Ervin Lázár is the creator of a genre we may safely call
Central European folk surrealism, which takes on the quality of a
hallucinatory exploration into that part of the soul where beauty, hope,
and yearning live in close proximity with the harsh realities of life.
The “Holocaust” experience marks a very important strand in the thematic material of Kertész's published works, yet it is far from being his only theme, as will become clear from the English translations of two stories, scheduled to be released by the small American publishing house Melville House.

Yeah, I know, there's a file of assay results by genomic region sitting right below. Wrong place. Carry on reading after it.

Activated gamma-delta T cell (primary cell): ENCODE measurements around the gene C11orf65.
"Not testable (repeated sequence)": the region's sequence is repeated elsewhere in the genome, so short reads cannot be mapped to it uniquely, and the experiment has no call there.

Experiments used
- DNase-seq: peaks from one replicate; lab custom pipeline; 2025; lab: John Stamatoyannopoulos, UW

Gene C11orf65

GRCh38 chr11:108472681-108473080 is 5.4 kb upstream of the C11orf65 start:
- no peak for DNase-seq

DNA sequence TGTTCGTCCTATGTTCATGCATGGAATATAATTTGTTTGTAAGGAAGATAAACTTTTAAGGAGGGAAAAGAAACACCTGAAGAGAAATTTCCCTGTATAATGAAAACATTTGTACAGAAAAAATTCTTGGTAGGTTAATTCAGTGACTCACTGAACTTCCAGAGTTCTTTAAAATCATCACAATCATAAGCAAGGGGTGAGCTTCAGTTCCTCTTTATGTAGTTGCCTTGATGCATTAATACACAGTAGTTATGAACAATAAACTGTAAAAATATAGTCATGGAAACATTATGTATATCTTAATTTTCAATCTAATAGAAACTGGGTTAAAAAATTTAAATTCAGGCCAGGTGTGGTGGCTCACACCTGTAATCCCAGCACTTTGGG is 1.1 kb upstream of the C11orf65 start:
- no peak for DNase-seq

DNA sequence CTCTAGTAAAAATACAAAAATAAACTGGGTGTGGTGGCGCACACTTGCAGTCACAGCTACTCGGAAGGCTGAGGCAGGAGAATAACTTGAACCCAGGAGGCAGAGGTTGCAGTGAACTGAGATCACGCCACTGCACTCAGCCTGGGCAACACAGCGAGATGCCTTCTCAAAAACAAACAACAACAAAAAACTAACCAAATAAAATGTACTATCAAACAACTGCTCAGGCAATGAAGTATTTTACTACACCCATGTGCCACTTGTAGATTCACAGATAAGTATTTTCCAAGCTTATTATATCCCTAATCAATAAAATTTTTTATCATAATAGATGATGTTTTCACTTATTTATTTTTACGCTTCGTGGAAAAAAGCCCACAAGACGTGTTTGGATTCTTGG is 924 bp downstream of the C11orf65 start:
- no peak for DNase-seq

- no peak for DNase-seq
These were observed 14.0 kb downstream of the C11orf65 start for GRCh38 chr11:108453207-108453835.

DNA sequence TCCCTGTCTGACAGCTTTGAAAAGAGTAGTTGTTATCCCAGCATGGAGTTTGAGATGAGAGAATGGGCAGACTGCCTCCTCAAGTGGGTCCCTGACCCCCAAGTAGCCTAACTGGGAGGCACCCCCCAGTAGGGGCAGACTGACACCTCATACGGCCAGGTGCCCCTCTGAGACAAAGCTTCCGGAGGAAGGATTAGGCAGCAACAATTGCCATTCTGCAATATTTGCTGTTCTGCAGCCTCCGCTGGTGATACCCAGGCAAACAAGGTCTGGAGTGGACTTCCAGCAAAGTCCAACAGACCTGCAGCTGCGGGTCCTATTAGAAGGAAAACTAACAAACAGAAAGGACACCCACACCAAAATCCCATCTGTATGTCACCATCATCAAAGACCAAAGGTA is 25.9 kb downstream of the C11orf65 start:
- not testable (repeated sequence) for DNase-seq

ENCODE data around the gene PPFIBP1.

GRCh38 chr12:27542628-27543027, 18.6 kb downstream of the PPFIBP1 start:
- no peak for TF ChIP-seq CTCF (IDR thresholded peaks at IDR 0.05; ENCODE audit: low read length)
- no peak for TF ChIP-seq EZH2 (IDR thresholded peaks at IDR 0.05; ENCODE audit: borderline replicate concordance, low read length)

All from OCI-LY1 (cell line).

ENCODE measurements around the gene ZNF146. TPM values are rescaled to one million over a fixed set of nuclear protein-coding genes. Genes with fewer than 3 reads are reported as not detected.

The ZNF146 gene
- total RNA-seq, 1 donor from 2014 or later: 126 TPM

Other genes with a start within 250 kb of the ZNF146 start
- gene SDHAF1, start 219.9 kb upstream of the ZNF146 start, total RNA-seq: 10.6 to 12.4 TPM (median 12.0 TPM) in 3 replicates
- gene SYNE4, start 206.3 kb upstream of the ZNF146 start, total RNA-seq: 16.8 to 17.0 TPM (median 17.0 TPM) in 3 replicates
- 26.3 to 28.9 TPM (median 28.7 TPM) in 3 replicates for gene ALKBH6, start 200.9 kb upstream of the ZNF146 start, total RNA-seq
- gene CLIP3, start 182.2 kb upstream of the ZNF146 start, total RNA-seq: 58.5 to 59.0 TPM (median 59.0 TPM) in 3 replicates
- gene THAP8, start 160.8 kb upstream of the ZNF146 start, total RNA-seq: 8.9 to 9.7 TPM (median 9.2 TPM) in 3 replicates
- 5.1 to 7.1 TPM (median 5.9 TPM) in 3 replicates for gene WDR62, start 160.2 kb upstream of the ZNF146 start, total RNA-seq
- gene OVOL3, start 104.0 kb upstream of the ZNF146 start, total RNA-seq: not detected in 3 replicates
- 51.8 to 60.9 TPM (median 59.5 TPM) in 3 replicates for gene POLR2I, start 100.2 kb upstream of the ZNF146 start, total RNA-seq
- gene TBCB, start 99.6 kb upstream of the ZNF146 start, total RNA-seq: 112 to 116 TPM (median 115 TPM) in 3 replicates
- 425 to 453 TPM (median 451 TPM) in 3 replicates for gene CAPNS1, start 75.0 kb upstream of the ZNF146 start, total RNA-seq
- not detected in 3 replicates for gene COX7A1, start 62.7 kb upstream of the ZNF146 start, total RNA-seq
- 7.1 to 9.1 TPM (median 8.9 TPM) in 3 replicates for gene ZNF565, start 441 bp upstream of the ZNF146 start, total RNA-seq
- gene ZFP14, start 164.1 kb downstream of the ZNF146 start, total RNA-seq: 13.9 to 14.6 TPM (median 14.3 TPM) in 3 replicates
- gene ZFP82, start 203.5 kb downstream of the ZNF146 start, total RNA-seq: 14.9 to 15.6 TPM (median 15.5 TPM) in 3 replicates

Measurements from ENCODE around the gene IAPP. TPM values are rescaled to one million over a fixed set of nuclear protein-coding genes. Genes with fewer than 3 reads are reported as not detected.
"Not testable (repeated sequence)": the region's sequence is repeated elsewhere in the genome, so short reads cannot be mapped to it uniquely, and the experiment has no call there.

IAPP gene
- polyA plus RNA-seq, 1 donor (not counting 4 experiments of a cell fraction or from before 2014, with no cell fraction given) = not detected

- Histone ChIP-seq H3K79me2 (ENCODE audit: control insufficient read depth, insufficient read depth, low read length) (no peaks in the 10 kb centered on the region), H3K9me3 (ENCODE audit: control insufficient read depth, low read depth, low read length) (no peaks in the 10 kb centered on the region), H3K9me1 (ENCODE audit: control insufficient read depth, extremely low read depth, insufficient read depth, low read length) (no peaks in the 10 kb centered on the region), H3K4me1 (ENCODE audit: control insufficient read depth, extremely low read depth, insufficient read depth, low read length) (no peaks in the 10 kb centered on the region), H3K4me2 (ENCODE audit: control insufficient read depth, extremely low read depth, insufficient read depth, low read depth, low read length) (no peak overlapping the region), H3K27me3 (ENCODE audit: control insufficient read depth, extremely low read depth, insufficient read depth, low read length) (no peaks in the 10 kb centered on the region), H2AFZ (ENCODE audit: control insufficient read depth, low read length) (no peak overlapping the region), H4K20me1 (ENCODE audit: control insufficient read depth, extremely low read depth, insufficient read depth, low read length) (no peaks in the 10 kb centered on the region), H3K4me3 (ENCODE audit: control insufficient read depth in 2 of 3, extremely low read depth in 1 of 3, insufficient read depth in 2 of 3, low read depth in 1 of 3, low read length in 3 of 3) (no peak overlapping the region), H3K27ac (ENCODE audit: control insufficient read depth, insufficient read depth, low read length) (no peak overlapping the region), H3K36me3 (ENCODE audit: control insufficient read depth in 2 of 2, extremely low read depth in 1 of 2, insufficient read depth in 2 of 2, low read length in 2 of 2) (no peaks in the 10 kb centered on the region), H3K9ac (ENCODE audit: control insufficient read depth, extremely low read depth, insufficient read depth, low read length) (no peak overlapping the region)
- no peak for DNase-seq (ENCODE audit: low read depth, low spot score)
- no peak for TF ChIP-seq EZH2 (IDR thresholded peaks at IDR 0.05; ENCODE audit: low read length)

Everything related to train
wagons had good associations for us. The one thing we never dreamed of
was that we’d also be herded into a wagon someday, and that it would be
unbearable. How unbearable? A person can bear anything.
In 1996 I visited Hungary for the first time in 18 years. I came from New York with my laptop and a thoroughly Americanized mind. I found the country completely different from the grey death camp I left almost two decades ago. It was now a bursting, yet somehow utterly depressed and depressing Balkan bazaar, a kind of Mad Max land in King Ubu’s empire, where most people I met were in a bad mood.